miércoles, 5 de abril de 2017

familial focal epilepsy with variable foci - Genetics Home Reference

familial focal epilepsy with variable foci - Genetics Home Reference

Genetics Home Reference, Your Guide to Understanding Genetic Conditions

familial focal epilepsy with variable foci

Familial focal epilepsy with variable foci (FFEVF) is an uncommon form of recurrent seizures (epilepsy) that runs in families. Seizures associated with FFEVF can begin at any time from infancy to adulthood. The seizures are described as focal or partial, which means they begin in one region of the brain and do not cause a loss of consciousness. In more than 70 percent of affected individuals, these seizures begin in one of two areas of the brain, either the temporal lobe or the frontal lobe. The region of the brain where the seizures start tends to stay the same over time. In rare instances, seizure activity that starts in one area spreads to affect the entire brain and causes a loss of consciousness, muscle stiffening, and rhythmic jerking. Episodes that begin as partial seizures and spread throughout the brain are known as secondarily generalized seizures.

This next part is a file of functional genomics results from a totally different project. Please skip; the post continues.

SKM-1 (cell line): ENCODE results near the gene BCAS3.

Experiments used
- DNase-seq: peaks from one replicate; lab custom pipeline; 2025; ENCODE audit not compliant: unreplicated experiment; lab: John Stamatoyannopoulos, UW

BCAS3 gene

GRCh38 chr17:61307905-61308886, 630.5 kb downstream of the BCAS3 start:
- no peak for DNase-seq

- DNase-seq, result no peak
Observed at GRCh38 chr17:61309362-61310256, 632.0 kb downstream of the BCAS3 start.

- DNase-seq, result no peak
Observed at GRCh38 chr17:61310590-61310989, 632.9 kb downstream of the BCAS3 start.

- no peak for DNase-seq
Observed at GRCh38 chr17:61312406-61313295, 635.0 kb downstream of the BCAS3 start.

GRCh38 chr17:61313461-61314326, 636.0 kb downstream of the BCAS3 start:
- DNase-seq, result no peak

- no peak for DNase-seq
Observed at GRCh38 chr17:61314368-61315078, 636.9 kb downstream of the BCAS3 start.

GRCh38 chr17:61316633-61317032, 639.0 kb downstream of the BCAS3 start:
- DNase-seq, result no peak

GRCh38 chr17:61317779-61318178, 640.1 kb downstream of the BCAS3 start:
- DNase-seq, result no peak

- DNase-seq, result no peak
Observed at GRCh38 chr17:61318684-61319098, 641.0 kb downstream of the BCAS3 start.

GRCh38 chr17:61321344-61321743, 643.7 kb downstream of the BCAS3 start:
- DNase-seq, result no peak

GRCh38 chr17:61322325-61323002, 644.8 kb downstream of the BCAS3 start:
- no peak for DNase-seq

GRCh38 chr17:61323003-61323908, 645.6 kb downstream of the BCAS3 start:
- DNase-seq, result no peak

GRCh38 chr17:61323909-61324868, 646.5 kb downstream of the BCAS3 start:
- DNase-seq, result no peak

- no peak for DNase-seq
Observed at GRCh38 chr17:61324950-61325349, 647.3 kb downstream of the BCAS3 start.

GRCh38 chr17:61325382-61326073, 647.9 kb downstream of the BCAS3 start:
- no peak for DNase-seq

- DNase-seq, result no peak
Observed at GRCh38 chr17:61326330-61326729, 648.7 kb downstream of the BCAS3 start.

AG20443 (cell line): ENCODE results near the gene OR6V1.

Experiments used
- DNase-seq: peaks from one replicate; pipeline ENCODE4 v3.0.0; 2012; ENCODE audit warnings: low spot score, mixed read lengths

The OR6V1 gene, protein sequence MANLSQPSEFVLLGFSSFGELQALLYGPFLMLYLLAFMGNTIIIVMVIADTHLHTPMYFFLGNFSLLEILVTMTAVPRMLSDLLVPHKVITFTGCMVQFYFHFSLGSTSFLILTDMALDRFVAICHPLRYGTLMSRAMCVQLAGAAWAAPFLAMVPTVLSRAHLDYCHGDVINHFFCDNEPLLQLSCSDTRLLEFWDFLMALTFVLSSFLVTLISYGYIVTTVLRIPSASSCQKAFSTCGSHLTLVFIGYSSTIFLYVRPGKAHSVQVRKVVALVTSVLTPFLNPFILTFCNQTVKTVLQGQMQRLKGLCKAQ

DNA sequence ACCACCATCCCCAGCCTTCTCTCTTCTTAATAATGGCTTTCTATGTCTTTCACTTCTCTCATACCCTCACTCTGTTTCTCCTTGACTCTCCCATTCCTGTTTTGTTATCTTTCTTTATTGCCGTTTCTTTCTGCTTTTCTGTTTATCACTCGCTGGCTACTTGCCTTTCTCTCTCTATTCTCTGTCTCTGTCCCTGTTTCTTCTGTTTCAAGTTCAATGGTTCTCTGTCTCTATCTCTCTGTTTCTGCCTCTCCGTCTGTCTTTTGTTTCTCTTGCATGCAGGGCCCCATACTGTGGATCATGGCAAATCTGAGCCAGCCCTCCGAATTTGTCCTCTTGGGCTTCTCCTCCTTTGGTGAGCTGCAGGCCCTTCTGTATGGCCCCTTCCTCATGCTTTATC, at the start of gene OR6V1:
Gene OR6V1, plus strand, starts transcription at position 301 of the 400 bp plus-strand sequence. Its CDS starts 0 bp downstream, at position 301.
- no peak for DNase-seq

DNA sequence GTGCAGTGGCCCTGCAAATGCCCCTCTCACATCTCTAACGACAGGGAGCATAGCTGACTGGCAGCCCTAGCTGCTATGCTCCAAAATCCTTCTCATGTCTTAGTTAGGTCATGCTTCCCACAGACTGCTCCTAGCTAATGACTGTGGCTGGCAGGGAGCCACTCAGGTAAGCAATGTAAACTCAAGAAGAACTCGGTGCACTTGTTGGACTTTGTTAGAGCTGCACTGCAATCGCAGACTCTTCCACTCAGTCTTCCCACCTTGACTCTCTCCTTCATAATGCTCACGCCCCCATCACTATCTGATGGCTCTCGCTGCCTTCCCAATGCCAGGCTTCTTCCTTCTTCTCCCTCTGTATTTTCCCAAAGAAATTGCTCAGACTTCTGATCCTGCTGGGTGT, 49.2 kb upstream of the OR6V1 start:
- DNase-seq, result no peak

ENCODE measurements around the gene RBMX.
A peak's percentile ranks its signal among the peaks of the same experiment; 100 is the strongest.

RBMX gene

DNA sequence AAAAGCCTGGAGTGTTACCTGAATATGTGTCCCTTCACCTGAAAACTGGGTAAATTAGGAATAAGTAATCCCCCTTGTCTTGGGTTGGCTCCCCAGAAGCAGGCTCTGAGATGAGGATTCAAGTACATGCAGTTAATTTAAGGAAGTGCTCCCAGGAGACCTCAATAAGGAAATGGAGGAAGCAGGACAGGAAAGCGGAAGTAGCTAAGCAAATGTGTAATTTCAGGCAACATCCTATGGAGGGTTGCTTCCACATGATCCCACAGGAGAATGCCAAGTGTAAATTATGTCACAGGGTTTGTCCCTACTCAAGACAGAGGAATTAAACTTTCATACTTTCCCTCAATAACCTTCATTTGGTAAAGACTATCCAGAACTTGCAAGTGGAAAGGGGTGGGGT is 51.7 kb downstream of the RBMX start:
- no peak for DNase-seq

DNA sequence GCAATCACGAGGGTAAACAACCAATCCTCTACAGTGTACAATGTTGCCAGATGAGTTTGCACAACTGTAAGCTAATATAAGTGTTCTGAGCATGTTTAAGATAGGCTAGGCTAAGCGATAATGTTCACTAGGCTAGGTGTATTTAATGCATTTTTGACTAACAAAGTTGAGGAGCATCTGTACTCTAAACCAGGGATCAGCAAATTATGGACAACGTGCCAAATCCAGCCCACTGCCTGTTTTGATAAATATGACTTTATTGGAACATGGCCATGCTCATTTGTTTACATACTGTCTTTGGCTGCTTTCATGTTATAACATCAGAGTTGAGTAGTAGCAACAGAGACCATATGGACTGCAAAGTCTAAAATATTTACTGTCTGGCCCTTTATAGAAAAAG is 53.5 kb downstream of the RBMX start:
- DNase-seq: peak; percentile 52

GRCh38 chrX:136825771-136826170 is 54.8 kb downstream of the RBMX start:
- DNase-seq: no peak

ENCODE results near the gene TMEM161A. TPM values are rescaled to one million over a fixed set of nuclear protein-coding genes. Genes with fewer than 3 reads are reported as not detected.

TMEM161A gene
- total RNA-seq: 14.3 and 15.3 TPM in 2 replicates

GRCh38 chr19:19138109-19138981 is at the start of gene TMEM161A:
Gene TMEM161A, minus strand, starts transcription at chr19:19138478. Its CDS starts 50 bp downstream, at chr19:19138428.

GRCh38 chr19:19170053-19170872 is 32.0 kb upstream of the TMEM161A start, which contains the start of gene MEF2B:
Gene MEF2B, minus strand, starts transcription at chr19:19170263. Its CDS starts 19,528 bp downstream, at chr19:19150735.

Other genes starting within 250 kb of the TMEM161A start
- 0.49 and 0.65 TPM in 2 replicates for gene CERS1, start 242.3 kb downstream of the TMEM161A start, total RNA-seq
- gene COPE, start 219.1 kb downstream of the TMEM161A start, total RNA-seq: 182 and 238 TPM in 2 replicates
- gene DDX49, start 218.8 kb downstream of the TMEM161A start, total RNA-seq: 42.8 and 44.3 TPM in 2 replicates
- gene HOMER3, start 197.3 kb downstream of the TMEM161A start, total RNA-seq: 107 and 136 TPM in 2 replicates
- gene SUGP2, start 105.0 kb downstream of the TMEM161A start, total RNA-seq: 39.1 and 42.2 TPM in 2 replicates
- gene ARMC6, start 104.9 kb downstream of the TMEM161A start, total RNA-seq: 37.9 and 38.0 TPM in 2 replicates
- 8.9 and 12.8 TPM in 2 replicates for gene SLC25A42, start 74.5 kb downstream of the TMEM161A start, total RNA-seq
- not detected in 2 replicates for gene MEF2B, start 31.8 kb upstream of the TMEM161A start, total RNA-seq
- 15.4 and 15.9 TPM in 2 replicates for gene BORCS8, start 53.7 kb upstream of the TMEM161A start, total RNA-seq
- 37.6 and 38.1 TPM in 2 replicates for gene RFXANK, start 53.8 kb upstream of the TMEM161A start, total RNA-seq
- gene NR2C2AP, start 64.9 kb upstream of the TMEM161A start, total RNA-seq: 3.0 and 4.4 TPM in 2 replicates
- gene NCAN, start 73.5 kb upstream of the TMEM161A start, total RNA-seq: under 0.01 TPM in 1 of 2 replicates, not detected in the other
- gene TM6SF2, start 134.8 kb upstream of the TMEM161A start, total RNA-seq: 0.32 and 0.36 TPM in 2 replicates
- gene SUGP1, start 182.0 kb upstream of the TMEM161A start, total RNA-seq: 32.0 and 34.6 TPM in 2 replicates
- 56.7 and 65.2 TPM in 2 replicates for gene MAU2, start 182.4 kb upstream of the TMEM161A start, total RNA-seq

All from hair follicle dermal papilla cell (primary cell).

Among family members with FFEVF, individuals may not have the same brain region affected (variable foci), meaning that one person's seizures may not begin in the same part of the brain as their affected relative.
Some individuals with FFEVF also have a brain malformation called focal cortical dysplasia. Seizures in these individuals are typically not well-controlled with medication.
Most people with FFEVF are intellectually normal, and there are no problems with their brain function between seizures. However, some people with FFEVF have developed psychiatric disorders (such as schizophrenia), behavioral problems, or intellectual disability. It is unclear whether these additional features are directly related to epilepsy in these individuals.

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